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Bey v. State

United States District Court, D. New Jersey

November 8, 2017

ALAMIN BEY, Petitioner,

          Alamin Bey Petitioner Pro Se

          Maura Murphy Sullivan Counsel for Respondent


          NOEL L. HILLMAN, U.S.D.J.

         Petitioner Alamin Bey files this Amended Petition for a Writ of Habeas Corpus Under 28 U.S.C. § 2254, challenging his 2003 New Jersey state court conviction.[1] (ECF No. 5.) For the reasons discussed below, Petitioner will be ordered to show cause why the Amended Petition should not be dismissed as time-barred.

         I. BACKGROUND

         On June 13, 2003, Petitioner entered a guilty plea to a charge of third degree endangering the welfare of a child, in violation of N.J.S.A. § 2C:24-4(a). (Am. Pet., Ex. B. Judgment of Conviction.) He was sentenced to three years of probation, community service, Megan's Law requirements and community supervision for life. (Id.) Petitioner did not file a direct appeal or a petition for post-conviction relief. (Am. Pet. ¶¶ 8, 10.)

         On September 12, 2016, Petitioner filed his initial Petition. (ECF No. 1.) In response to an Order from this Court, Petitioner thereafter filed an Amended Petition which complies with all local rules. (ECF No. 5.)


         In 1996, Congress enacted the Antiterrorism and Effective Death Penalty Act (“AEDPA”), which provides that “[a] 1-year period of limitation shall apply to an application for a writ of habeas corpus by a person in custody pursuant to the judgment of a State court.” 28 U.S.C. § 2244(d)(1). Relevant for purposes of this case, the limitations period begins to run when the judgment becomes “final.”[2] A state-court criminal judgment becomes “final” within the meaning of § 2244(d)(1) by the conclusion of direct review or by the expiration of time for seeking such review, including the 90-day period for filing a petition for writ of certiorari in the Supreme Court of the United States. See Swartz v. Meyers, 204 F.3d 417, 419 (3d Cir. 2000); Morris v. Horn, 187 F.3d 333, 337 n. 1 (3d Cir. 1999); U.S. Sup.Ct. R. 13; see also 28 U.S.C. § 2244(d)(1)(A) (the 1-year period begins on “the date on which the judgment became final by the conclusion of direct review or the expiration of the time for seeking such review”).

         Where applicable, the 1-year limitation period is tolled during the time that a valid state post-conviction review is pending. See 28 U.S.C. § 2244(d)(2) (“The time during which a properly filed application for State post-conviction or other collateral review with respect to the pertinent judgment or claim is pending shall not be counted toward any period of limitation under this subsection.”). An application for state post-conviction relief is considered “pending” within the meaning of § 2244(d)(2), and the limitations period is statutorily tolled, from the time it is “properly filed, ” during the period between a lower state court's decision and the filing of a notice of appeal to a higher court, Carey v. Saffold, 536 U.S. 214 (2002), and through the time in which an appeal could be filed, even if the appeal is never filed. Swartz, 204 F.3d at 420-24. This tolling does not include any petition for writ of certiorari in the United States Supreme Court for review of a denial of post-conviction relief. Jenkins v. Superintendent of Laurel Highlands, 705 F.3d 80, 85 n. 5 (3d Cir. 2013) (citing Lawrence v. Florida, 549 U.S. 327, 332 (2007)).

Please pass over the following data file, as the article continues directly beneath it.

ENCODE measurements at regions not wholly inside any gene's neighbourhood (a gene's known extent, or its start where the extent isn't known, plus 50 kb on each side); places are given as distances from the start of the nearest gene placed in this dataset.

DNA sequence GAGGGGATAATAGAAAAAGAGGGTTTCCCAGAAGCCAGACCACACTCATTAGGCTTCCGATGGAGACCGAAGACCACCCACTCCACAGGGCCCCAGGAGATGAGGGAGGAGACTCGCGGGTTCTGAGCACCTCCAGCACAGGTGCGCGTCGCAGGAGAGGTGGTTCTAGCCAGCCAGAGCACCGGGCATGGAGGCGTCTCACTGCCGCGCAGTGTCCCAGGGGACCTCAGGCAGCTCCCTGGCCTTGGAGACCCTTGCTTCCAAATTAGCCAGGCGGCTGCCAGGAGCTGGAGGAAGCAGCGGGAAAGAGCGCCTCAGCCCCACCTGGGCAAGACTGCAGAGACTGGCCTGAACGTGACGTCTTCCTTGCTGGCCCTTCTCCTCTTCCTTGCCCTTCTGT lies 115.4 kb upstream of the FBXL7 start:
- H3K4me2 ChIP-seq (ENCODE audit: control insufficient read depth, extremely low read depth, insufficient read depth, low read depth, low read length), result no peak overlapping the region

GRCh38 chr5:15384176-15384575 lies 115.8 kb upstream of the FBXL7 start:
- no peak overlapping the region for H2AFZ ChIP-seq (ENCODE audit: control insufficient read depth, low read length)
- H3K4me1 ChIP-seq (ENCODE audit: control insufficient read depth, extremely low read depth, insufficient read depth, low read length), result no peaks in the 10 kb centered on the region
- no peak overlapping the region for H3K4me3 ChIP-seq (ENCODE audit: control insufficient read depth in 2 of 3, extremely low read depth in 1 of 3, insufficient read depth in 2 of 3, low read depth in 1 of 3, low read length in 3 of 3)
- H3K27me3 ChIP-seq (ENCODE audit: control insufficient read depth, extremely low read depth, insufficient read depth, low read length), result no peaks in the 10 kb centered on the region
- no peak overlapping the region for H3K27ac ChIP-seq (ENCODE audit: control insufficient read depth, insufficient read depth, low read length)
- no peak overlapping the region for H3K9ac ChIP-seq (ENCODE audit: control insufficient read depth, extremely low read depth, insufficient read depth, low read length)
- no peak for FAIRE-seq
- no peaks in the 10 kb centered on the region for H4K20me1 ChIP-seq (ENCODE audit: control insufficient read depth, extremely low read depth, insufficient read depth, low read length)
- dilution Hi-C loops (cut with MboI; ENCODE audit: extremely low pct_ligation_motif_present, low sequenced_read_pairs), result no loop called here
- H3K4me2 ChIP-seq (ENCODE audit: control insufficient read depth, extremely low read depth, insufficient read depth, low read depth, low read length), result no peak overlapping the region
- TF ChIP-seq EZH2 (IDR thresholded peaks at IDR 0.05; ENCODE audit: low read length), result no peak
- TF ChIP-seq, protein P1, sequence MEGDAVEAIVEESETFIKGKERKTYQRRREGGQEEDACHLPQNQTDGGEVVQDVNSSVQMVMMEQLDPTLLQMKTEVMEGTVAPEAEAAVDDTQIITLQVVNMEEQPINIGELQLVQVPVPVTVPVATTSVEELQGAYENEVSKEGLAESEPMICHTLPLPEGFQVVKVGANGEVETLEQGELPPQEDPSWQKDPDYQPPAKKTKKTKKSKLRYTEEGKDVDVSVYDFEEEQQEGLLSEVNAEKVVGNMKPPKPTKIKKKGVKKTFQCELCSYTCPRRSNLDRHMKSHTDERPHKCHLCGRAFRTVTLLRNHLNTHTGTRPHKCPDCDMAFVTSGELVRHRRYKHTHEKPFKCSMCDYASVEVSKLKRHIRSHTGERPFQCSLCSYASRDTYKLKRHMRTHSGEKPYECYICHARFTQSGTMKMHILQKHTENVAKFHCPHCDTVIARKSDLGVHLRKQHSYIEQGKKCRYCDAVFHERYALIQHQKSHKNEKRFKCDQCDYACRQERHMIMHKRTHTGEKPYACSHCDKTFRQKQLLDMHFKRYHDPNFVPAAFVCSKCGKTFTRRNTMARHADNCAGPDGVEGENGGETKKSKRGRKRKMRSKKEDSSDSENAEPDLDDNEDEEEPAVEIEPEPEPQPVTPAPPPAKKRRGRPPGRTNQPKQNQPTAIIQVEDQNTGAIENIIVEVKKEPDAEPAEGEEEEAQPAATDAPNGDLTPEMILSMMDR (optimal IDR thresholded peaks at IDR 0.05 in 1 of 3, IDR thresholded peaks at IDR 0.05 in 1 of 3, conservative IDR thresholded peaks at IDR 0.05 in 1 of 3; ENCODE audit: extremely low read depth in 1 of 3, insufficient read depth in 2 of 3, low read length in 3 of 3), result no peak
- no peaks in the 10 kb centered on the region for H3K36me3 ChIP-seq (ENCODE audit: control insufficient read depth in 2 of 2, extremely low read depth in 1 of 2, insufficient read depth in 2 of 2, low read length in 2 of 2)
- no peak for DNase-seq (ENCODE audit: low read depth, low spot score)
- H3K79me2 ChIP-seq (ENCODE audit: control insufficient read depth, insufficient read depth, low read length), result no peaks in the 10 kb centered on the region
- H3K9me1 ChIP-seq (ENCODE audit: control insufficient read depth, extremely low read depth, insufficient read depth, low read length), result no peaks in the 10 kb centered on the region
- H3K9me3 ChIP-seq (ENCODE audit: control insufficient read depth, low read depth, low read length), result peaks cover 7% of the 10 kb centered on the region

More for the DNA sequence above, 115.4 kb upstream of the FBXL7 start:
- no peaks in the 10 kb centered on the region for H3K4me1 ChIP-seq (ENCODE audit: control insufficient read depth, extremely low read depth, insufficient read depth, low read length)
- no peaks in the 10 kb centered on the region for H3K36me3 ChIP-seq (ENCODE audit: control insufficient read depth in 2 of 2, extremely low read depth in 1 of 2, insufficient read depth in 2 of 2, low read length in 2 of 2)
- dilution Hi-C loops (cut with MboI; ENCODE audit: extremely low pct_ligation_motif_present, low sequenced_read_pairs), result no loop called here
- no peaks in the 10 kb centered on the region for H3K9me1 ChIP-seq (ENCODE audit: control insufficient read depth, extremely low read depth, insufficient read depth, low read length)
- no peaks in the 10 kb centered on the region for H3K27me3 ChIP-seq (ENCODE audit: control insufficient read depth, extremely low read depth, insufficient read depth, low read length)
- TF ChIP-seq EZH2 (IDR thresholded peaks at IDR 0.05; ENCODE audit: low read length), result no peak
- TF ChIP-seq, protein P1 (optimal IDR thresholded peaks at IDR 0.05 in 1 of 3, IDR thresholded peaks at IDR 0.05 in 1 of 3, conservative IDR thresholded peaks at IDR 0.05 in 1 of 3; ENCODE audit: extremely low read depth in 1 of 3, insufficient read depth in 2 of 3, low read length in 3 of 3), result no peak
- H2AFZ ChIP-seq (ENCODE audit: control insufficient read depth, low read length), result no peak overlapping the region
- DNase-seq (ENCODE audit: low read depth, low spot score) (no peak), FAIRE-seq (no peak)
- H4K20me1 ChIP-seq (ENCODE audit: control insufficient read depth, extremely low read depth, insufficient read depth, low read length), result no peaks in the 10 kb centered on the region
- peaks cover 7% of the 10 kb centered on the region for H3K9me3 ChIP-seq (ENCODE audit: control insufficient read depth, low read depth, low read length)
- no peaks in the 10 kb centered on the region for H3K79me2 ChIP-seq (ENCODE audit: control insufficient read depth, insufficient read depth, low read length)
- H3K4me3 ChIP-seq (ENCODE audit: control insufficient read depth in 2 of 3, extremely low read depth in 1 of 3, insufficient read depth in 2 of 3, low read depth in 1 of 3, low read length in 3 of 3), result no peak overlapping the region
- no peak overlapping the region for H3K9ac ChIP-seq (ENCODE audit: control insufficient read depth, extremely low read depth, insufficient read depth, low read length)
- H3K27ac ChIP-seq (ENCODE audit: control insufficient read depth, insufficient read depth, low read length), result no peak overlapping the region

A petitioner may be able to overcome the time bar if he can show a basis for equitable tolling. The Supreme Court has stated that, “[g]enerally, a litigant seeking equitable tolling [of the AEDPA statute of limitations] bears the burden of establishing two elements: (1) that he has been pursuing his rights diligently, and (2) that some extraordinary circumstance stood in his way.” Pace v. DiGuglielmo, 544 U.S. 408, 418 (2005); see also Jenkins, 705 F.3d at 89. “There are no bright lines in determining whether equitable tolling is warranted in a given case.” See Pabon v. Mahanoy, 654 F.3d 385, 399 (3d Cir. 2011). The Third Circuit has explained that “equitable tolling is appropriate when principles of equity would make rigid application of a limitation period unfair, but that a court should be sparing in its use of the doctrine.” Ross v. Varano, 712 F.3d 784 (3d Cir. 2013) (citing Pabon, 654 F.3d at 399; Jones v. Morton, 195 F.3d 153, 159 (3d Cir. 1999)).

         With respect to the diligence that is necessary for equitable tolling, the Third Circuit has stated that:

The diligence required for equitable tolling purposes is reasonable diligence, not maximum, extreme, or exceptional diligence. Holland, 130 S.Ct. at 2565. “This obligation does not pertain solely to the filing of the federal habeas petition, rather it is an obligation that exists during the period appellant is exhausting state court remedies as well.” LaCava v. Kyler, 398 F.3d 271, 277 (3d Cir. 2005).... The fact that a petitioner is proceeding pro se does not insulate him from the “reasonable diligence” inquiry and his lack of legal knowledge or legal training does not alone justify equitable tolling. See Brown v. Shannon, 322 F.3d 768, 774 (3d Cir. 2003).

Ross, 712 F.3d 784. Extraordinary circumstances may be found where: (1) the petitioner has been actively misled; (2) the petitioner has in some extraordinary way been prevented from asserting his rights; or (3) where the petitioner has timely asserted his rights in the wrong forum. See Fahy v. Horn, 240 F.3d 239, 244 (3d Cir. 2001) (citing Jones, 195 F.3d at 159). However, “[i]n non-capital cases, attorney error, miscalculation, inadequate research, or other mistakes have not been found to ...

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